Clinicians should also inquire about medications, especially anticholinergic medications and benzodiazepines as well as illicit drug use and alcohol consumption [6]. It is imperative to obtain a collateral history from friends and family, as well as a review of systems focusing on other affected organ systems [6]. The physical exam should focus on identifying autonomic dysfunction, extrapyramidal signs, fasciculations, and myoclonus and identifying stigmata of metabolic and neoplastic disease [1, 6].

There is a plethora of diagnostic tests that can be included in the workup of a rapidly progressive dementia syndrome. Selection and timing of ancillary tests should be done in a judicious, step-wise manner. Delirium and infectious and metabolic encephalopathies should be the targets of the initial investigations [2, 3]. The next layers of testing should search for autoimmune and neurodegenerative etiologies [2, 3]. Finally, testing can be extended to look for rare and uncommon presentations of disease entities, including atypical infections, depending upon elements in the patients’ histories and exposures as well as abnormal results from the previous stages of investigation [2, 3].

Investigations should start with routine laboratory and imaging tests aimed at identifying common, reversible conditions [5, 8]. A complete blood count, electrolytes, extended electrolytes, B12, TSH, urinalysis, blood and urine cultures, a chest X-ray, and CT head should be ordered upfront in the evaluation of a patient with a possible rapidly progressive dementia to help distinguish dementia from delirium [5]. A lumbar puncture should be performed and CSF should be sent for cell count, bacteriology, and biochemical analysis to assess for meningitis [1, 5]. CSF should also be sent for 14-3-3, tau proteins, and EP-QuIC (end-point quaking test) to assess for CJD/prion disease [1, 3, 5]. An MRI brain with FLAIR sequence is useful to assess for autoimmune, neurodegenerative, and neoplastic causes of rapidly progressive dementia [1, 3]. Paraneoplastic and autoimmune antibody panels should also be tested [1]. An electroencephalogram (EEG) is useful to assess prion and neurodegenerative disease [1, 3, 5].

3. Creutzfeldt–Jakob Disease

Human prion diseases are quite uncommon with a worldwide incidence of 0.5–1 cases per million people [9, 10]. There exist genetic, acquired, and sporadic subtypes of prion disease [4, 9, 11, 12]. The genetic forms of prion disease are fatal familial insomnia and Gerstmann–Straussler–Scheinker disease [4, 9, 11, 12]. Acquired prion diseases include kuru, iatrogenic and variant CJD [4, 9, 13]. Sporadic CJD is the most common and accounts for 85–90% of all human prion diseases [10, 13, 14].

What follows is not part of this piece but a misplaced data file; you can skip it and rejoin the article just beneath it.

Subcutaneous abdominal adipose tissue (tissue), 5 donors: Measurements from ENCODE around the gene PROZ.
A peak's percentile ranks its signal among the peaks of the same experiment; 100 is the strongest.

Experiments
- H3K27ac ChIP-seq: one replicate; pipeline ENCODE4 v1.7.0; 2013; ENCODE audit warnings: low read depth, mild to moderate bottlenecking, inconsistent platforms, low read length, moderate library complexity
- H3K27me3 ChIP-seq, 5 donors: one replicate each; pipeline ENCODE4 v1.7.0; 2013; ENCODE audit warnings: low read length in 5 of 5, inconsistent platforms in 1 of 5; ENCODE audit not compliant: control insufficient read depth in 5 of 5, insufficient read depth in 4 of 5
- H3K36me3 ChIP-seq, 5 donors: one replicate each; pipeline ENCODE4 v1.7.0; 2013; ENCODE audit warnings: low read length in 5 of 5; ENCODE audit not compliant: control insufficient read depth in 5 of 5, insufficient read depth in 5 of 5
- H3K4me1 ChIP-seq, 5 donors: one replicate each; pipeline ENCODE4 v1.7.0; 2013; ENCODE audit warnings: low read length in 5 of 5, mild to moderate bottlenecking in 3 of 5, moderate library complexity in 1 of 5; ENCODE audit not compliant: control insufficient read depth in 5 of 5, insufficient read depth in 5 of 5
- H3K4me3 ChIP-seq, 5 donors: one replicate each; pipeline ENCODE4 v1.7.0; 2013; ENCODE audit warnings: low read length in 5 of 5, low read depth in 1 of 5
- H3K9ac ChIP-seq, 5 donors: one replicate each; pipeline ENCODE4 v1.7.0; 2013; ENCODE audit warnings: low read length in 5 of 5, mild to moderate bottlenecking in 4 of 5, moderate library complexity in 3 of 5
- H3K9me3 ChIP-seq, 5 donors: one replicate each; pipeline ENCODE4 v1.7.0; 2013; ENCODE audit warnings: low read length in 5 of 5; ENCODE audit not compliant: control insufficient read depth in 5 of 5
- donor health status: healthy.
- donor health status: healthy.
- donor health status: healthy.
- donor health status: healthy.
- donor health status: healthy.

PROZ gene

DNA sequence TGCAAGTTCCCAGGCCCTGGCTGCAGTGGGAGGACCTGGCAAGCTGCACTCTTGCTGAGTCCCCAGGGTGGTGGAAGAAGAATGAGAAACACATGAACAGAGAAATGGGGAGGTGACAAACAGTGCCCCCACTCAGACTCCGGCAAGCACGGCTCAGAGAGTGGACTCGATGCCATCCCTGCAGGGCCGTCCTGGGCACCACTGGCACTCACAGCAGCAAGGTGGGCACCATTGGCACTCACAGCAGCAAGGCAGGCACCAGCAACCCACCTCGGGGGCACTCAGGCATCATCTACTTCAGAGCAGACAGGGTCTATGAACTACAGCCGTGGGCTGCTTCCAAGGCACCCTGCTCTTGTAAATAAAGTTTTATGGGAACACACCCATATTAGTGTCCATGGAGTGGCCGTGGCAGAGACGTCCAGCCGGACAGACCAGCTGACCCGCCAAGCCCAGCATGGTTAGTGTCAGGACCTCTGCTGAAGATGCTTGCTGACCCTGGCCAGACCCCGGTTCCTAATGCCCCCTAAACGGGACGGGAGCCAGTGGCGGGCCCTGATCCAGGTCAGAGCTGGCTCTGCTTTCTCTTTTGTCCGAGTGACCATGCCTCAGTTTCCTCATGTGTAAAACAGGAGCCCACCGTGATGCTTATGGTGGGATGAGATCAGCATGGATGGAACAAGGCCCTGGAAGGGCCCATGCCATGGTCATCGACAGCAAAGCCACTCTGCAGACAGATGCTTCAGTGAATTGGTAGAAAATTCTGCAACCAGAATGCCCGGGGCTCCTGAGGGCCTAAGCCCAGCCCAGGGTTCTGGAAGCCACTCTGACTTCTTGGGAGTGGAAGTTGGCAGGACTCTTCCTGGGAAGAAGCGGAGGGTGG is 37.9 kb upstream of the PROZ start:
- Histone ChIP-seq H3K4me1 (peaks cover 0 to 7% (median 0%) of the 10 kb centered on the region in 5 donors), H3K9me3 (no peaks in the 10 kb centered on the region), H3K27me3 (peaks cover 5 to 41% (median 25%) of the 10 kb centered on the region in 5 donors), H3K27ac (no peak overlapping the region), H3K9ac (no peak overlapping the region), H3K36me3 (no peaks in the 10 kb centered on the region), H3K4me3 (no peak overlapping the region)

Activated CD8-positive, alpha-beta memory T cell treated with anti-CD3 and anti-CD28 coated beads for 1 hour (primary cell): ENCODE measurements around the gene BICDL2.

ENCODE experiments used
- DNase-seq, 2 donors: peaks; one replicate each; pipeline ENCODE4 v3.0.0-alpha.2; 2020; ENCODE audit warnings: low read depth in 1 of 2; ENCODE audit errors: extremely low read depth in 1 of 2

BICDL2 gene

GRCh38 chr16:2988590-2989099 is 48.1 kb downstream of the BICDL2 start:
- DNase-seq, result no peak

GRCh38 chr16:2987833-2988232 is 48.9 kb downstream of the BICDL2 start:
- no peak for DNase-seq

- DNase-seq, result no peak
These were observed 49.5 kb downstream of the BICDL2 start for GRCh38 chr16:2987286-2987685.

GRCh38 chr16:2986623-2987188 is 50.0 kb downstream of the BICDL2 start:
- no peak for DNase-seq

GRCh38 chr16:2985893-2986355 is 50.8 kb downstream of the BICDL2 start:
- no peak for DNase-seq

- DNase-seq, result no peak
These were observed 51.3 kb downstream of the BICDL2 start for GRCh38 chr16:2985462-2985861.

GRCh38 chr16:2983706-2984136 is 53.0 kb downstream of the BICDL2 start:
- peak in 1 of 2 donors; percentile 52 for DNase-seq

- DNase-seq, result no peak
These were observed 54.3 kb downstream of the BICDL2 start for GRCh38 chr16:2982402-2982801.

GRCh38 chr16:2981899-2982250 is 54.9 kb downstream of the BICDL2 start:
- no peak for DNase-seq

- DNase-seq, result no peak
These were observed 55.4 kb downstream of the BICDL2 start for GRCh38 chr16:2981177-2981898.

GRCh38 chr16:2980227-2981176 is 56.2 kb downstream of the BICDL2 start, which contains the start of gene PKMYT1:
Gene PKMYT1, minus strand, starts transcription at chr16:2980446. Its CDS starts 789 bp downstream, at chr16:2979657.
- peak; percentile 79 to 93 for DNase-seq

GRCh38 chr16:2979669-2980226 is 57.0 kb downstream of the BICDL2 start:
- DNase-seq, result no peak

CJD can present with rapid cognitive decline, gait disturbance, and visual and behavioural disturbances and can progress to myoclonus and akinetic mutism [8, 10, 11, 13, 14]. CJD usually presents in the 6th or 7th decades of life; cases presenting before the age of 30 or after the age of 80 are exceedingly rare [14, 15]. CJD affects males and females equally [10, 14]. CJD has a rapidly progressing course and is uniformly fatal [15]. The median survival in sCJD is 5 months, with 90% of patients dying within 1 year [1, 4, 10, 1416].

As CJD is relatively uncommon and unfamiliar to most clinicians, the diagnosis is difficult and CJD is often misdiagnosed. CJD is caused by prions which are pseudoinfectious, self-propagating proteinaceous particles that cause aggregation, spongiform changes, and neuronal loss [11, 12, 14, 15]. Definitive diagnosis of CJD is through histpathologic analysis of brain tissue obtained from brain biopsy or, more commonly, at autopsy [1, 7, 10, 12, 15]. Supportive diagnostic modalities that can support a diagnosis of CJD include EEG, MRI, CSF 14-3-3, and EP-QuIC. Early CJD may manifest as nonspecific slowing on EEG, whereas the characteristic triphashic periodic sharp wave complexes may present later in the disease course [3, 4, 11, 12, 15]. The sensitivity and specificity of EEG for detecting CJD is 50–66% and 74–91%, respectively [3, 12]. The pulvinar sign on MRI refers to bilateral FLAIR hyperintensities in the pulvinar and thalamic nuclei and can be seen in variant and sporadic CJD [7, 9, 10, 12]. MRI is 91% sensitive and 95% specific for CJD [3, 12, 15]. 14-3-3 and tau proteins in CSF are sensitive for neuronal injury although they are not specific for CJD [7, 12]. EP-QuIC is an empirically validated assay that utilizes the intrinsic properties of disease-associated prion protein in patients’ CSF to cause misfolding and aggregation of the recombinant prion protein. The protein aggregates interact with a dye resulting in detectable changes in its fluorescence pattern [17]. EP-QuIC is 80–90% sensitive and 99–100% specific for the diagnosis of prion disease [4, 12].

A diagnosis of probable CJD requires rapidly progressive dementia, and two of four of myoclonus, visual or cerebellar symptoms, pyramidal/extrapyramidal symptoms, or akinetic mutism and a positive result on a supporting test (EEG, 14-3-3, or MRI) [14, 15]. EP-QuIC is a newer diagnostic test, and it is not yet included in the WHO diagnostic criteria for CJD [14, 15].